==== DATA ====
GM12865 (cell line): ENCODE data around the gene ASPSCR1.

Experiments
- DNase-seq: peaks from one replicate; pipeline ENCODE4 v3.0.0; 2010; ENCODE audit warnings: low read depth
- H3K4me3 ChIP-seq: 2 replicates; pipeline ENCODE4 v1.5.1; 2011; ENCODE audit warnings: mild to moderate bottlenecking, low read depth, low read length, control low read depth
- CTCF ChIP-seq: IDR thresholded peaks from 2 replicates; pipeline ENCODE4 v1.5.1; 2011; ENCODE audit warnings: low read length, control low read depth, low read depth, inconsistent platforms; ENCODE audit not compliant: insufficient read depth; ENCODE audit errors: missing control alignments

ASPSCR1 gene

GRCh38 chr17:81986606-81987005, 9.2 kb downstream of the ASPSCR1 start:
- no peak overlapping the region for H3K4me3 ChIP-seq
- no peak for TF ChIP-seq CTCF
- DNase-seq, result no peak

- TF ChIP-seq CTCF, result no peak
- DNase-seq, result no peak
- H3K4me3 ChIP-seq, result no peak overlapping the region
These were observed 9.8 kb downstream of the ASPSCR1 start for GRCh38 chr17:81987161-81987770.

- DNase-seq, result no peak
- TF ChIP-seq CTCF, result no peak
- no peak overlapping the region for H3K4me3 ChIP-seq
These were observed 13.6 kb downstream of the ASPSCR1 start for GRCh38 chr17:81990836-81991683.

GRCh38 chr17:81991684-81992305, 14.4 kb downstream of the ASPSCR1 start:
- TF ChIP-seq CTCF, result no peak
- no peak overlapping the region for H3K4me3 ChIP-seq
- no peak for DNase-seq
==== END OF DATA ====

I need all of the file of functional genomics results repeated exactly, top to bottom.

GM12865 (cell line): ENCODE data around the gene ASPSCR1.

Experiments
- DNase-seq: peaks from one replicate; pipeline ENCODE4 v3.0.0; 2010; ENCODE audit warnings: low read depth
- H3K4me3 ChIP-seq: 2 replicates; pipeline ENCODE4 v1.5.1; 2011; ENCODE audit warnings: mild to moderate bottlenecking, low read depth, low read length, control low read depth
- CTCF ChIP-seq: IDR thresholded peaks from 2 replicates; pipeline ENCODE4 v1.5.1; 2011; ENCODE audit warnings: low read length, control low read depth, low read depth, inconsistent platforms; ENCODE audit not compliant: insufficient read depth; ENCODE audit errors: missing control alignments

ASPSCR1 gene

GRCh38 chr17:81986606-81987005, 9.2 kb downstream of the ASPSCR1 start:
- no peak overlapping the region for H3K4me3 ChIP-seq
- no peak for TF ChIP-seq CTCF
- DNase-seq, result no peak

- TF ChIP-seq CTCF, result no peak
- DNase-seq, result no peak
- H3K4me3 ChIP-seq, result no peak overlapping the region
These were observed 9.8 kb downstream of the ASPSCR1 start for GRCh38 chr17:81987161-81987770.

- DNase-seq, result no peak
- TF ChIP-seq CTCF, result no peak
- no peak overlapping the region for H3K4me3 ChIP-seq
These were observed 13.6 kb downstream of the ASPSCR1 start for GRCh38 chr17:81990836-81991683.

GRCh38 chr17:81991684-81992305, 14.4 kb downstream of the ASPSCR1 start:
- TF ChIP-seq CTCF, result no peak
- no peak overlapping the region for H3K4me3 ChIP-seq
- no peak for DNase-seq